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Hello,

I'm writting a "report" (to learn) on algebraic geometry, and was looking to write a proof for the following statement :

Theorem : Let $K$ be an algebraically closed field and $C_1, C_2 \subseteq \mathbb{A} ^2(K)$ two curves given by non-constant polynomials $f, g \in K[x,y]$. Let $\phi : C_1 \to C_2$ be a morphism (polynomial map). Then $\phi$ is either surjective or constant.

The map $\phi$ induces an embedding of the quotient rings,

$\phi^{\ast} : K[C_2] = K[x,y]/(g) \hookrightarrow K[C_1]= K[x,y]/(f)$ given by $h \mapsto \phi \circ h$

and so $K[C_2]$ can be identified as a subring of $K[C_1]$. For a point $P \in C_2$, the proof can be reduced in the statement $\phi^{-1}(P) = \varnothing$ if and only if the $K$-algebra $K[C_1]$ is a module of finite type over $K[C_2]$. (I didn't already defined finite maps, so I can't say $\phi$ is finite so $K[C_1]$ is integral over $K[C_2]$).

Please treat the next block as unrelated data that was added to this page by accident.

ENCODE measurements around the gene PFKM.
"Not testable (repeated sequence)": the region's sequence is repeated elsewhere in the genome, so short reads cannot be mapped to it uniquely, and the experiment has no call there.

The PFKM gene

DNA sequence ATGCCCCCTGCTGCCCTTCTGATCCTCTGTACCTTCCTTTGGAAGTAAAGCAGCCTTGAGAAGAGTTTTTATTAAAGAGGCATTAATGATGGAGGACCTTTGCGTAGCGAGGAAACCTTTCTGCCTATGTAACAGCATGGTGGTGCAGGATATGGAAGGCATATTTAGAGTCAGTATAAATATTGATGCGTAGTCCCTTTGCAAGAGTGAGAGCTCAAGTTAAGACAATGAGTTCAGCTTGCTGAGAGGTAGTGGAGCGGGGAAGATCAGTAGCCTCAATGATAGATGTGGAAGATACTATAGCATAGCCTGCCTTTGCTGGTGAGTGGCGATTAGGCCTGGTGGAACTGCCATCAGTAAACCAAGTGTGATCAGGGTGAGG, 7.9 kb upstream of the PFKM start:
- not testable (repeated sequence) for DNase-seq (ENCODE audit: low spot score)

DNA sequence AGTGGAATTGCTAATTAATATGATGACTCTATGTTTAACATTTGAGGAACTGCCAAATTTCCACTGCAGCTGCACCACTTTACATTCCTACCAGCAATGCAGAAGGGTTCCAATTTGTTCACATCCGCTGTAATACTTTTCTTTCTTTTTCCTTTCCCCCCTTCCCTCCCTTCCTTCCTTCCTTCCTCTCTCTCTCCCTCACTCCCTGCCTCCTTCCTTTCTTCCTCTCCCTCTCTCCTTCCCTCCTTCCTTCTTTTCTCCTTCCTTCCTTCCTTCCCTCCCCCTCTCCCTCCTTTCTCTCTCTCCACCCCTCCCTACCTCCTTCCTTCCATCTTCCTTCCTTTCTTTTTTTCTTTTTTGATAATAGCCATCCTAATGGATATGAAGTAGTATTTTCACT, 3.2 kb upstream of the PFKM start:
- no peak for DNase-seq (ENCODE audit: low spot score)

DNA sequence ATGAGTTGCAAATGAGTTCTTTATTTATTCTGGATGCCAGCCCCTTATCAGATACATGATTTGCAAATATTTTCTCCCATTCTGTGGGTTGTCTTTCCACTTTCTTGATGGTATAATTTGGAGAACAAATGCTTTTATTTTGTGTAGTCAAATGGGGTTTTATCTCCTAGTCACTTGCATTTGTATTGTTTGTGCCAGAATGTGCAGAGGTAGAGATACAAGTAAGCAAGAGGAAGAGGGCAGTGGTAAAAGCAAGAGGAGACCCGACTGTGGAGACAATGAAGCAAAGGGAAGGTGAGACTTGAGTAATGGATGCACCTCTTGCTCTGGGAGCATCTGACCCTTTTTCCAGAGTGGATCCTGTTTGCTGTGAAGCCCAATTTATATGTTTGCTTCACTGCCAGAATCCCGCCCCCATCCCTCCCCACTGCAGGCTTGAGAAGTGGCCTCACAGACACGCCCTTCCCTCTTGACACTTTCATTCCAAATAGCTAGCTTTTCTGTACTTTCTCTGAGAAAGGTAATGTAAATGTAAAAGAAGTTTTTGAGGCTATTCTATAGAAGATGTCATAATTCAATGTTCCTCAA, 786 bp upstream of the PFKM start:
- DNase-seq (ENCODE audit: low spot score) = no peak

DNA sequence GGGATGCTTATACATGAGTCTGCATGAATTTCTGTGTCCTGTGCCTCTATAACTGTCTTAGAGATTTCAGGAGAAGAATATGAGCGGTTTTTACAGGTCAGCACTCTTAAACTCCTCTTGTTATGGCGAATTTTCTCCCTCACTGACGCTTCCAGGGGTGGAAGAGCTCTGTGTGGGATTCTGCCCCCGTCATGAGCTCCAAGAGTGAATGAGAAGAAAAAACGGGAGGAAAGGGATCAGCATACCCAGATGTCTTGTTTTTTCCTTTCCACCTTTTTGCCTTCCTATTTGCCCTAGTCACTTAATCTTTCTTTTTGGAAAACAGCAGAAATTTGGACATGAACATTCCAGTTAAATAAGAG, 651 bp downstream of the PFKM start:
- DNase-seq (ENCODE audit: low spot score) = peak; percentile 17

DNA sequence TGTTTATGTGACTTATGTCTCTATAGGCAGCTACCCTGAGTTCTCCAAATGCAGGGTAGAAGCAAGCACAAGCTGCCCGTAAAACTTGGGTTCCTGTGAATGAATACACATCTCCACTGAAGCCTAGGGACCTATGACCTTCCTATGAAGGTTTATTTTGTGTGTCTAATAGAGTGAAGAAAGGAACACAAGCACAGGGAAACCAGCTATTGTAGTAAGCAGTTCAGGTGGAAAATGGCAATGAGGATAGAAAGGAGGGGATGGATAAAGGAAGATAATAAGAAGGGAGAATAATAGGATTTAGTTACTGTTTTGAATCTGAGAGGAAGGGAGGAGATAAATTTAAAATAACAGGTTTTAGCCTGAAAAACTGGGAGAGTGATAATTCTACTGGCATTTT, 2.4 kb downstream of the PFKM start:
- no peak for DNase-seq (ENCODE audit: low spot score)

If the statement can be reduce to the analogous one but with the fraction fields of the coordinate rings, i.e., the rational polynomials in $K(C_1)$ and $K(C_2)$, it's easier because both fields have transcendence degree one and are finitely generated (over $K$) and the result follows. I don't see how to drag this property with rings.

Any other proof is welcome too !

Thanks for your help.

share|improve this question
    
You call $K[x,y]/(f)$ a "quotient field". But this quotient ring is never a field. –  Robin Chapman Jul 16 '10 at 17:43
    
Oups, the quotient ring yes. Thanks. –  warsomekey Jul 16 '10 at 17:57
    
Incidentally, this question might receive a better response if you added a bit more motivation. –  Charles Staats Jul 17 '10 at 1:02
    
Did you mean to require $f$ and $g$ to be nonzero? Otherwise, if I'm correctly interpreting your notation, we get a counterexample by taking $u \mapsto x^2 y$, $v \mapsto x y^2$, with $f=g=0$. –  Charles Staats Jul 17 '10 at 1:03
5  
If I understood correctly what you are asking, I think that what you want to show is false: if $C_1$ is the hyperbola $xy=1$ and $C_2$ is the $x$-axis $y=0$, then the projection of $C_1$ to $C_2$ is non-constant and misses the origin. –  damiano Jul 17 '10 at 17:19

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